There was palpable excitement on Oct. as about 350 women gathered for the sold-out third annual Cleveland Catholic Women’s Conference at the Hilton Garden Inn Mayfield. Inspired by St. Faustina, the theme was “Divine Mercy: The More a Soul Trusts, the More it will Receive.”
After being forced to meet virtually last year because of the pandemic, event organizers and attendees said they were happy to be together again in person. Jenn Martin, one of the organizers, told the group it was beautiful to see the diversity of women in attendance in terms of age and vocations.
Highlight of the event was Mass celebrated by Bishop Edward Malesic, followed by Eucharistic adoration. There also were three speakers.
The first was Sarah Swafford, founder of Emotional Virtue Ministries, who said she typically shares her message at youth conferences and young adult ministry groups. Her talk focused on trust and how to surrender and strive when competition, confusion and control take over in everyday life. As she spoke, Swafford led the group through prayerful, uplifting affirmations that loosened the idea of control.
The Kansas resident is a contributor to Chosen and special projects focused on Catholic identity at her alma mater, Benedictine College in Atchison Kansas. She shared personal stories from each of her experiences on these collaborations that had attendees laughing and reflecting on seeing the beauty in chaotic or stressful situations.
Speaking next was Mother Jeanette Estrada, a Mercedarian Sister of the Blessed Sacrament. A native of Mexico, she is the youngest of three children and talked about how much Jesus enlarged her heart by loving these young women who desire with all their mind, heart and strength to surrender their lives to Christ. “I commend them daily to Jesus during my adoration time in front of the Blessed Sacrament exposed in our chapel,” she said.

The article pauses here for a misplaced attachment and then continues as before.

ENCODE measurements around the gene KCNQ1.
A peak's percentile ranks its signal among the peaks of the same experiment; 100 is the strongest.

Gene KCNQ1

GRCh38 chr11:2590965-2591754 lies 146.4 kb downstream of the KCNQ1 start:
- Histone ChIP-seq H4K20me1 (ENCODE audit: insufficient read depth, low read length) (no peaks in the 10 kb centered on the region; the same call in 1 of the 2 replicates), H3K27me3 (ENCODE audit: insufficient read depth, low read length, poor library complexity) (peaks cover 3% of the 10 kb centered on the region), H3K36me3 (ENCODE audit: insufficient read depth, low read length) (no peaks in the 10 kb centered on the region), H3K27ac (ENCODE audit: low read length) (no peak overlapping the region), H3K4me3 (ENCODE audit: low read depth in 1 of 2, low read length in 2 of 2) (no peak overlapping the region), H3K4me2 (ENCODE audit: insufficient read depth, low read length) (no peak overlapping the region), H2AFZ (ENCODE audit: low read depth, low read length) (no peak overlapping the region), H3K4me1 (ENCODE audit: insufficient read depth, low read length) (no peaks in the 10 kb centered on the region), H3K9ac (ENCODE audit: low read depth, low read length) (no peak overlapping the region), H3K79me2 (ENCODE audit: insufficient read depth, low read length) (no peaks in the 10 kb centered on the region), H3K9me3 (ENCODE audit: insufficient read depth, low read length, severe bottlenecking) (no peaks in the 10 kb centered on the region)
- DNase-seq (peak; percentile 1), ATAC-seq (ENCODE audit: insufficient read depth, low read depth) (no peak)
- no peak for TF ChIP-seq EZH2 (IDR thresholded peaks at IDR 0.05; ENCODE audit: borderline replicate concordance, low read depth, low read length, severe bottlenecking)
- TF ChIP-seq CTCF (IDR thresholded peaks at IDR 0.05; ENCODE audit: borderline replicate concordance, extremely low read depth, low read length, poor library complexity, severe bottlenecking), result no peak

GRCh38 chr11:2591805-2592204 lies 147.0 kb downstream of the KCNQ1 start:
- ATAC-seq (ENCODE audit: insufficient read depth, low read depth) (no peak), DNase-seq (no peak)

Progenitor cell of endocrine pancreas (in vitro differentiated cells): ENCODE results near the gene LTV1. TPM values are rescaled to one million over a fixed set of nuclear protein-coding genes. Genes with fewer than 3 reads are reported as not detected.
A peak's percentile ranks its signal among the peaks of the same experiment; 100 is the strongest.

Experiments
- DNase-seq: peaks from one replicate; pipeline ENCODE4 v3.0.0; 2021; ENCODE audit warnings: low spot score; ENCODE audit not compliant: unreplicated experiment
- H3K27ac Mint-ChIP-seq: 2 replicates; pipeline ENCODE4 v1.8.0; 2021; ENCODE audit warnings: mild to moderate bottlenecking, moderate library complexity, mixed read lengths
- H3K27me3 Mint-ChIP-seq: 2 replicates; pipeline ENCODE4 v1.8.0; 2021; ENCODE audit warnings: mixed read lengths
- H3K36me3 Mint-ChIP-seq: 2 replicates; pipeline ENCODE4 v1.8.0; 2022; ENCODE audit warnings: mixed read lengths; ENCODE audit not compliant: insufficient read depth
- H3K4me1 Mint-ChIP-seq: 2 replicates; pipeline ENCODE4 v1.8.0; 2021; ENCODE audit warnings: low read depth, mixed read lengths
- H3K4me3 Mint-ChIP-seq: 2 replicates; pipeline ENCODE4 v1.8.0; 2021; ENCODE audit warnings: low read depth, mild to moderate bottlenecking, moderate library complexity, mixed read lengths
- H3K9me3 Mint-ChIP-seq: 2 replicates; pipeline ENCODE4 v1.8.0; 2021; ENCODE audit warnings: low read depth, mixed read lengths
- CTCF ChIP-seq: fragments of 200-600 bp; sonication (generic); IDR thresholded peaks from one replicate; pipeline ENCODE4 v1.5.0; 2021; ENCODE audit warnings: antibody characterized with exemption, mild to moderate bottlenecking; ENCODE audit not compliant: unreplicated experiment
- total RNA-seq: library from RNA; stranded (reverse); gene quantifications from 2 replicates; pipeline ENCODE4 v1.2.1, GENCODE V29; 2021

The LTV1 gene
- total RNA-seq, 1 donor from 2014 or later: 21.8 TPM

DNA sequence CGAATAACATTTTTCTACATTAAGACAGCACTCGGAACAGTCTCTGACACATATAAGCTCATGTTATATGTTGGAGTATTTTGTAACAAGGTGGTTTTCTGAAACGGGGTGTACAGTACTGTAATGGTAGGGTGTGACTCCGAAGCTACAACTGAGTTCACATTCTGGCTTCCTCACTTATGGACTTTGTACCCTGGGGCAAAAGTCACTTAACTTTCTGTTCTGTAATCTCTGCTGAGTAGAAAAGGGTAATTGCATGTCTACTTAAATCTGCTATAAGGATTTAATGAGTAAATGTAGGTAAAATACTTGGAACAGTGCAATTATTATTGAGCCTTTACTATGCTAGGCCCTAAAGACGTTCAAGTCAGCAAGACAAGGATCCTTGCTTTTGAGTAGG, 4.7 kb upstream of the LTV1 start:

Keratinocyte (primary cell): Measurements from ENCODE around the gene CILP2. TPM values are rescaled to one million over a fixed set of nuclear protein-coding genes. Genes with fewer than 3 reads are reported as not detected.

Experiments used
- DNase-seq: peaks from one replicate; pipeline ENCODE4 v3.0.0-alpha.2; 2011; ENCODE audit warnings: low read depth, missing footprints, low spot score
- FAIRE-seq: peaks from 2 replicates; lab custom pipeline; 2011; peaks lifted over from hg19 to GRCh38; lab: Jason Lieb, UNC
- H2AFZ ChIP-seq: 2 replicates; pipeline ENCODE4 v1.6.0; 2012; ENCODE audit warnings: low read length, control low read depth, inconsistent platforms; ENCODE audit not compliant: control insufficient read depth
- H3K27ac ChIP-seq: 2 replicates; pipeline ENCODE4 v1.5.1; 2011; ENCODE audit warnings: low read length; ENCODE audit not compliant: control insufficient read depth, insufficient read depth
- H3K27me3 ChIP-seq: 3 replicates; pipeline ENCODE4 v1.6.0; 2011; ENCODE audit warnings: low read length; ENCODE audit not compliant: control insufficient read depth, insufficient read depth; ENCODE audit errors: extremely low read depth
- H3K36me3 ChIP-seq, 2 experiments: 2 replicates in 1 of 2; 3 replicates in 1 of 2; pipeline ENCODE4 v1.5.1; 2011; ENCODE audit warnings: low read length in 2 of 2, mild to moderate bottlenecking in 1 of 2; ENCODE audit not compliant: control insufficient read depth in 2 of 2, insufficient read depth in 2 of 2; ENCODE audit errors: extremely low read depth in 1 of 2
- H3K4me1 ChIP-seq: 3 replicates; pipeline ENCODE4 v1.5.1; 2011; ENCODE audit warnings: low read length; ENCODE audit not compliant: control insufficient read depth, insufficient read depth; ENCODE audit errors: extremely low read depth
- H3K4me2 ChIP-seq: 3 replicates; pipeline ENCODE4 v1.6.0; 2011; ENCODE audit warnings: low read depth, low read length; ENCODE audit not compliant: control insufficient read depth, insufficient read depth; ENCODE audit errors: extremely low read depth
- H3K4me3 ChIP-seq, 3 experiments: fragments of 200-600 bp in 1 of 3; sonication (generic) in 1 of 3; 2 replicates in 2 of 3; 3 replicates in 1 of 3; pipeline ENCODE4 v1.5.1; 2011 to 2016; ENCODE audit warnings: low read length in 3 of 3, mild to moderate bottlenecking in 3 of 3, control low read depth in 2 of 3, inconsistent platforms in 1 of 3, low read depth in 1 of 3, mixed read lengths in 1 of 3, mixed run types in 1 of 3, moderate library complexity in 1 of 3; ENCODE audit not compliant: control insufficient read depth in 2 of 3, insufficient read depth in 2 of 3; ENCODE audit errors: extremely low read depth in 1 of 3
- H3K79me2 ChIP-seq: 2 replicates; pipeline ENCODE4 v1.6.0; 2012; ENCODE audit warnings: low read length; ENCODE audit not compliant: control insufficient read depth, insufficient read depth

Mother Jeanette also provided a powerful experience for attendees when she asked them to close their eyes and imagine Jesus’ last minutes on the cross, as he struggled to breathe, shed his blood and sacrificed his life for our redemption. “Don’t let one drop of Jesus’ blood be wasted,” she said. She also reminded the group that Pope Francis said no act done for Jesus, no matter how small, is overlooked.
“Jesus, I trust in you,” she said, in closing, channeling the prayer of St. Faustina.
“It is such a joy to be here with you today,” Bishop Malesic told the women. “This has become such an important conference in the life of the diocese.”
He said he was pleased that event’s divine mercy theme was inspired by St. Faustina. The bishop said a stubborn child who refuses to open his mouth won’t be fed. However, a trusting child believes his mother will only give the child good things, and so opens his mouth wide to be nourished. “It’s the same thing with us,” he said, drawing an analogy to divine mercy. “The more a soul trusts, the more we will receive. In the same way, we must open our hearts in trust that our Lord will give us what we need and that he will nourish us with only good things. The wider our hearts, the greater God’s blessing.”